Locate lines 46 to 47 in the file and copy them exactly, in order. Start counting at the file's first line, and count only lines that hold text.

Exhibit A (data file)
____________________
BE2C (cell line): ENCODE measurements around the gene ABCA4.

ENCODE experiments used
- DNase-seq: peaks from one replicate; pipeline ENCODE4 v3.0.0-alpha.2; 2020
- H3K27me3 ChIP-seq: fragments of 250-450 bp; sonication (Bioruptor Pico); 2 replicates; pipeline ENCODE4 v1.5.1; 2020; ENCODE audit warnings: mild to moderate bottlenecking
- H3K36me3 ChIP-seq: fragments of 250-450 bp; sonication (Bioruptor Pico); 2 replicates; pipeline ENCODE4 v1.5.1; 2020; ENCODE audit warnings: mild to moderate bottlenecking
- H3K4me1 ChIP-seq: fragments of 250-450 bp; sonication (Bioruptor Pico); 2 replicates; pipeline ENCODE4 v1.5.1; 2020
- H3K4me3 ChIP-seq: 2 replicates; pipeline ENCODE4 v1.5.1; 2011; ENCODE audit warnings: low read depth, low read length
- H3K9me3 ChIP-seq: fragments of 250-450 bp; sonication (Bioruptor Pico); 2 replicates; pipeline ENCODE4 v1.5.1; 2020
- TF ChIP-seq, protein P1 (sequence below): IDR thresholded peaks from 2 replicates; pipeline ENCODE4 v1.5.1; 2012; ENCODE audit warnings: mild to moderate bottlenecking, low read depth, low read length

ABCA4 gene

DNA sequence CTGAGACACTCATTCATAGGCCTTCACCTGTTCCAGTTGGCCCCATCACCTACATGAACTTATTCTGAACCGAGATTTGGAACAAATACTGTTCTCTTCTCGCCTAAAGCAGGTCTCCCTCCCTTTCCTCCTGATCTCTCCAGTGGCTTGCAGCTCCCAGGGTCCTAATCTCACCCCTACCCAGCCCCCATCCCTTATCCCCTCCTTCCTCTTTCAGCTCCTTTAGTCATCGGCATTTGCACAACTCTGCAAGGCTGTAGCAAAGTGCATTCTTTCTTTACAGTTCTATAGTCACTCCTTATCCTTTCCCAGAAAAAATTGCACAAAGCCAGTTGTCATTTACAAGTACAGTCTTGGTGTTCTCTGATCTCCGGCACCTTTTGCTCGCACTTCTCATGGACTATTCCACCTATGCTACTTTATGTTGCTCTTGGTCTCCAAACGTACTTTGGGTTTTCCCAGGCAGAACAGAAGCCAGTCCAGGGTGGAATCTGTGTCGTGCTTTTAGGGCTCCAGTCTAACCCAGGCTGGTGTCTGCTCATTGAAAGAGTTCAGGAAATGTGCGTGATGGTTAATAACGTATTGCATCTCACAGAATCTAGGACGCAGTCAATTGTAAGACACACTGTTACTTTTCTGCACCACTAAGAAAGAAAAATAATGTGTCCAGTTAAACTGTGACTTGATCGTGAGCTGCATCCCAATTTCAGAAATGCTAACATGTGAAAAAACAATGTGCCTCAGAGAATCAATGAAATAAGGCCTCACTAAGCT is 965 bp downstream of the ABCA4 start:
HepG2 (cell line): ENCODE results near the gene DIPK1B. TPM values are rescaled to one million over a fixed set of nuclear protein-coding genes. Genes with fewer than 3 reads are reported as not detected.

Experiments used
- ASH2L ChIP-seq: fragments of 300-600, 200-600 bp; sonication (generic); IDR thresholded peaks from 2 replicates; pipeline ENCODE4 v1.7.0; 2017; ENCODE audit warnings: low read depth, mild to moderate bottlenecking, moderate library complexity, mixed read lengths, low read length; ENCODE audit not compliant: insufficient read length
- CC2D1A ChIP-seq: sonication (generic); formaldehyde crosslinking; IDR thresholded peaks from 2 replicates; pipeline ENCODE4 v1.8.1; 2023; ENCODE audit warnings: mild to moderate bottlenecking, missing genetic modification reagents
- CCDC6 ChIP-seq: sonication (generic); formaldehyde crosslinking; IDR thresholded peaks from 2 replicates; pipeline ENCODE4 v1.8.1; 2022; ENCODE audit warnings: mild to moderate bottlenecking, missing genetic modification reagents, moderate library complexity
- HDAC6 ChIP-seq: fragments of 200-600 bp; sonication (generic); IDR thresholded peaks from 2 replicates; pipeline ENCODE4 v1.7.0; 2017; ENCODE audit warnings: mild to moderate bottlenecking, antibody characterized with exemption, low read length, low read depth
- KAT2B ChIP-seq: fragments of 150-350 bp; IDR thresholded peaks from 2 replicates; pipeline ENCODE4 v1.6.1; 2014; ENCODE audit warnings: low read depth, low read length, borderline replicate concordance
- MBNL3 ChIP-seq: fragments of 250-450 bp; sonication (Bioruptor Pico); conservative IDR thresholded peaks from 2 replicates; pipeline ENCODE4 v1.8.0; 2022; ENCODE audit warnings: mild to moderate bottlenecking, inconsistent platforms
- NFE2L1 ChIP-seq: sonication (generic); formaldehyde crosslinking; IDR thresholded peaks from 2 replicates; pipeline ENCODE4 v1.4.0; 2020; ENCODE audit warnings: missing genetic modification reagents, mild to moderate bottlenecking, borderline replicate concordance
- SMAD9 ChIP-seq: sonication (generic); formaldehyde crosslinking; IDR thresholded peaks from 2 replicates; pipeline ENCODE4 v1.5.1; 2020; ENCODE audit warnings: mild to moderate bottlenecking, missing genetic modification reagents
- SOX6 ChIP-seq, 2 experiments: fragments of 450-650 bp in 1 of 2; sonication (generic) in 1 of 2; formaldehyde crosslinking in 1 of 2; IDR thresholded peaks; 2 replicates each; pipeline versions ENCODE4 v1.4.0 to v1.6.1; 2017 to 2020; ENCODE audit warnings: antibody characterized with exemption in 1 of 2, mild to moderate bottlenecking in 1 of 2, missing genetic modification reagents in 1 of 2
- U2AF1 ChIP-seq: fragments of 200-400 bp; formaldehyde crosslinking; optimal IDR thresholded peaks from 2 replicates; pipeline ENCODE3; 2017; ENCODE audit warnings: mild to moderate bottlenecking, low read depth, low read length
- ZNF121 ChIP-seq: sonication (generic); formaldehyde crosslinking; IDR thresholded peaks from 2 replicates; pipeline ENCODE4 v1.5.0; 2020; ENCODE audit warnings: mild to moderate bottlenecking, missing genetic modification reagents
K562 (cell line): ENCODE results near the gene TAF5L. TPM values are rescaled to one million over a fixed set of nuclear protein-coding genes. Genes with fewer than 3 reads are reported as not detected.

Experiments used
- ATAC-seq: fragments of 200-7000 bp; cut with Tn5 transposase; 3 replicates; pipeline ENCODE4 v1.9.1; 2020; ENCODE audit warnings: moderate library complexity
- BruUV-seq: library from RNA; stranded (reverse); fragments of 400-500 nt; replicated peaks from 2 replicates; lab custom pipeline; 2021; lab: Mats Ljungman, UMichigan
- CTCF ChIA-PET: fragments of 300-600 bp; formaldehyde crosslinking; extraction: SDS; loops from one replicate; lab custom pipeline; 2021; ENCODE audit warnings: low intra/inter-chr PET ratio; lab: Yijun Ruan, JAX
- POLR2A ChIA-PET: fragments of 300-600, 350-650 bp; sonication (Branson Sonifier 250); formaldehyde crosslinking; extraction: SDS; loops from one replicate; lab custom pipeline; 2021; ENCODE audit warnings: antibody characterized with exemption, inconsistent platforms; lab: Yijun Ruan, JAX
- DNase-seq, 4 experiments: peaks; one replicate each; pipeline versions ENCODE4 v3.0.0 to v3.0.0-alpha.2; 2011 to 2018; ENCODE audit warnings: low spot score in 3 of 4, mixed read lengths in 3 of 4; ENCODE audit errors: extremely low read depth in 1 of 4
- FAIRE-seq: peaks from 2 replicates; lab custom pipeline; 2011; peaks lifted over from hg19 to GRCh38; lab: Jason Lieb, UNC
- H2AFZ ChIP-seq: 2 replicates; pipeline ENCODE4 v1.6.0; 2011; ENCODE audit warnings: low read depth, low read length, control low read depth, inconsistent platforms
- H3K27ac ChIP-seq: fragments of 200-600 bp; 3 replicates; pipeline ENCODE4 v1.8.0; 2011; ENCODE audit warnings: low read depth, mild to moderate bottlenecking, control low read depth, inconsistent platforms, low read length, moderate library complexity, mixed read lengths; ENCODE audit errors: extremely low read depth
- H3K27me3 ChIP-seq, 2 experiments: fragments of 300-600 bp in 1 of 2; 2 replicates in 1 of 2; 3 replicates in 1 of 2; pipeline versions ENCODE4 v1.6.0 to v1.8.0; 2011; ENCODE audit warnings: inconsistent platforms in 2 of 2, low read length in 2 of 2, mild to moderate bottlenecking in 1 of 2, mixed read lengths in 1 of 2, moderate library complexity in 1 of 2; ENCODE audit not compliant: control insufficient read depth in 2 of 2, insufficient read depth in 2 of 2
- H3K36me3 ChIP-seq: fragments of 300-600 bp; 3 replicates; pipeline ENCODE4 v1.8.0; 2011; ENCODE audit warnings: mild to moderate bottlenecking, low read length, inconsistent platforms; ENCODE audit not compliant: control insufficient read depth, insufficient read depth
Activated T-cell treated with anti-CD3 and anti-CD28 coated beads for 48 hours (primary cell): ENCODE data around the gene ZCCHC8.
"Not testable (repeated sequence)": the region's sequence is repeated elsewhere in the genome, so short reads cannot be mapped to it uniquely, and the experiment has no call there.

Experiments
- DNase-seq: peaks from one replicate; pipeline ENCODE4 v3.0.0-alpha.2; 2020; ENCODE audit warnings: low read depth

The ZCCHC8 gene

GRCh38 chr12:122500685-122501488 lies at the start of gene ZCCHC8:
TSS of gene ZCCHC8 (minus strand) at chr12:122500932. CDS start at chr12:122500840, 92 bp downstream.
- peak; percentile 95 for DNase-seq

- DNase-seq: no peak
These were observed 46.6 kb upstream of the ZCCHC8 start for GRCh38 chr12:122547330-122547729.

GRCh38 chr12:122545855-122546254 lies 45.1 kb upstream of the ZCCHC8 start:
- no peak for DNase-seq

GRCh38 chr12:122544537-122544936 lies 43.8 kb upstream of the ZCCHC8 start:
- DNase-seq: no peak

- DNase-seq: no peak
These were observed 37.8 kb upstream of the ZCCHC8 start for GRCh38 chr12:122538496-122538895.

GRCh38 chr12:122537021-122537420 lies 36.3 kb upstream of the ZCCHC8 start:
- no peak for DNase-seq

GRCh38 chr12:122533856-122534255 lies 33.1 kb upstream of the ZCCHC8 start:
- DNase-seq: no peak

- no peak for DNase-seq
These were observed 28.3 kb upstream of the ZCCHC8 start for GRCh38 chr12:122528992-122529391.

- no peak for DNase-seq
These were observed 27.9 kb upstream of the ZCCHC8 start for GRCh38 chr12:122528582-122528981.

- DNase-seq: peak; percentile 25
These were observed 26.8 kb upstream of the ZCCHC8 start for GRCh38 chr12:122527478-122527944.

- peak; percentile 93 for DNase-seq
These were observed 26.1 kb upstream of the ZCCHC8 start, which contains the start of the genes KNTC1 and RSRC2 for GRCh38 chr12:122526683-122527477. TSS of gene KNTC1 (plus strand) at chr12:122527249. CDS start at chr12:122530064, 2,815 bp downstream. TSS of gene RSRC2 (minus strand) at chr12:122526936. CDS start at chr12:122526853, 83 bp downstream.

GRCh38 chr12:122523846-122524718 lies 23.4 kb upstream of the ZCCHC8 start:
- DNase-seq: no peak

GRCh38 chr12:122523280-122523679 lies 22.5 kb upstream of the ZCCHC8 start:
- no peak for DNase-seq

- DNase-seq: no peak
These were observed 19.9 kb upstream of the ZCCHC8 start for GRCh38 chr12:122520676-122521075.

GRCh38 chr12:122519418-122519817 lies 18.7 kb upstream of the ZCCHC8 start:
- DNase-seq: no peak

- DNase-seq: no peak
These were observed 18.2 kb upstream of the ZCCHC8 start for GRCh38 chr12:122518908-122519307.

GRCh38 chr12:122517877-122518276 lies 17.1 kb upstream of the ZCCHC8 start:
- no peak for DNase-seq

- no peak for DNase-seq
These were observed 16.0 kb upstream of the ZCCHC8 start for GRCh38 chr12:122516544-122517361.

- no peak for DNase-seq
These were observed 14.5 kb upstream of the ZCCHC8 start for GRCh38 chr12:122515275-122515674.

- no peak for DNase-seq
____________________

These were observed 46.6 kb upstream of the ZCCHC8 start for GRCh38 chr12:122547330-122547729.

GRCh38 chr12:122545855-122546254 lies 45.1 kb upstream of the ZCCHC8 start: